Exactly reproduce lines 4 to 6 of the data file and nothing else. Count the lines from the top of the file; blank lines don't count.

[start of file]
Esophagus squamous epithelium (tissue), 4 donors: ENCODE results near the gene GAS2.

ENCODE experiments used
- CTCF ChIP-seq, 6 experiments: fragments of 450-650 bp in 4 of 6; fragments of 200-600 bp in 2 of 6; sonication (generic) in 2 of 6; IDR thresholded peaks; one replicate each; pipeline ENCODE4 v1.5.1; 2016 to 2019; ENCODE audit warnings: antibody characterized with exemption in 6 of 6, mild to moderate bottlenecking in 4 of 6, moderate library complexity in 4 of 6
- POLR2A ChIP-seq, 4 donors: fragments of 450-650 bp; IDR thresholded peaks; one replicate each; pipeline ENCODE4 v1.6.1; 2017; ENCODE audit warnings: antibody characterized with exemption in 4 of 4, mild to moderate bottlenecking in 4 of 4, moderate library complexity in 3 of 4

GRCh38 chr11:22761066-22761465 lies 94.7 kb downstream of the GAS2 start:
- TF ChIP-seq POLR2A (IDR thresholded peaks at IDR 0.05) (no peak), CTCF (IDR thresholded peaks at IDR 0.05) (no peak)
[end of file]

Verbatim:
- POLR2A ChIP-seq, 4 donors: fragments of 450-650 bp; IDR thresholded peaks; one replicate each; pipeline ENCODE4 v1.6.1; 2017; ENCODE audit warnings: antibody characterized with exemption in 4 of 4, mild to moderate bottlenecking in 4 of 4, moderate library complexity in 3 of 4

GRCh38 chr11:22761066-22761465 lies 94.7 kb downstream of the GAS2 start:
- TF ChIP-seq POLR2A (IDR thresholded peaks at IDR 0.05) (no peak), CTCF (IDR thresholded peaks at IDR 0.05) (no peak)